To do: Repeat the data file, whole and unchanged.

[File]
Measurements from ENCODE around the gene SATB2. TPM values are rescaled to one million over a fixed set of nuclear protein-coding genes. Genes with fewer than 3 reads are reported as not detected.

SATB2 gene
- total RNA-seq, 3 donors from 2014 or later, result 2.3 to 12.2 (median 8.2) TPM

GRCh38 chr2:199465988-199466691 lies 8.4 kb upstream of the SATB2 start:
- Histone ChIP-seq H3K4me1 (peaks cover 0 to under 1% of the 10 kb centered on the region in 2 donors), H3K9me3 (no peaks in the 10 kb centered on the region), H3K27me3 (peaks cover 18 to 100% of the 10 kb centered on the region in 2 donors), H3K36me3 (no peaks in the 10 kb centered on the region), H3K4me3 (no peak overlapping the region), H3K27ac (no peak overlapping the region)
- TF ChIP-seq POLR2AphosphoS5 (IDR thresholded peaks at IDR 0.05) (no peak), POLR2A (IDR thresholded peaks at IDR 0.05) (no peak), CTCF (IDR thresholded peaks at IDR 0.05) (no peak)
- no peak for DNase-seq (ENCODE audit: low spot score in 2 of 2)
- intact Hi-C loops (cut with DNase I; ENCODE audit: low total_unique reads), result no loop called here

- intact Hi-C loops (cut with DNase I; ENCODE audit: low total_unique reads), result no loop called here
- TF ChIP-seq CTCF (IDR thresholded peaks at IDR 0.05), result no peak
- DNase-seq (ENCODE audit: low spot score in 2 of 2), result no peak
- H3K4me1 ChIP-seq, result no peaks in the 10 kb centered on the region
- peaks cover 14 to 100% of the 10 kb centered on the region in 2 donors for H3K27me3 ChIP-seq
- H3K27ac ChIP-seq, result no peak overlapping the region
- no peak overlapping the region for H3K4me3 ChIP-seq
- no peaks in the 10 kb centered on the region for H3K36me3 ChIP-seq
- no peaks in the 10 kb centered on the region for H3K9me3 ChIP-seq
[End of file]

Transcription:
Measurements from ENCODE around the gene SATB2. TPM values are rescaled to one million over a fixed set of nuclear protein-coding genes. Genes with fewer than 3 reads are reported as not detected.

SATB2 gene
- total RNA-seq, 3 donors from 2014 or later, result 2.3 to 12.2 (median 8.2) TPM

GRCh38 chr2:199465988-199466691 lies 8.4 kb upstream of the SATB2 start:
- Histone ChIP-seq H3K4me1 (peaks cover 0 to under 1% of the 10 kb centered on the region in 2 donors), H3K9me3 (no peaks in the 10 kb centered on the region), H3K27me3 (peaks cover 18 to 100% of the 10 kb centered on the region in 2 donors), H3K36me3 (no peaks in the 10 kb centered on the region), H3K4me3 (no peak overlapping the region), H3K27ac (no peak overlapping the region)
- TF ChIP-seq POLR2AphosphoS5 (IDR thresholded peaks at IDR 0.05) (no peak), POLR2A (IDR thresholded peaks at IDR 0.05) (no peak), CTCF (IDR thresholded peaks at IDR 0.05) (no peak)
- no peak for DNase-seq (ENCODE audit: low spot score in 2 of 2)
- intact Hi-C loops (cut with DNase I; ENCODE audit: low total_unique reads), result no loop called here

- intact Hi-C loops (cut with DNase I; ENCODE audit: low total_unique reads), result no loop called here
- TF ChIP-seq CTCF (IDR thresholded peaks at IDR 0.05), result no peak
- DNase-seq (ENCODE audit: low spot score in 2 of 2), result no peak
- H3K4me1 ChIP-seq, result no peaks in the 10 kb centered on the region
- peaks cover 14 to 100% of the 10 kb centered on the region in 2 donors for H3K27me3 ChIP-seq
- H3K27ac ChIP-seq, result no peak overlapping the region
- no peak overlapping the region for H3K4me3 ChIP-seq
- no peaks in the 10 kb centered on the region for H3K36me3 ChIP-seq
- no peaks in the 10 kb centered on the region for H3K9me3 ChIP-seq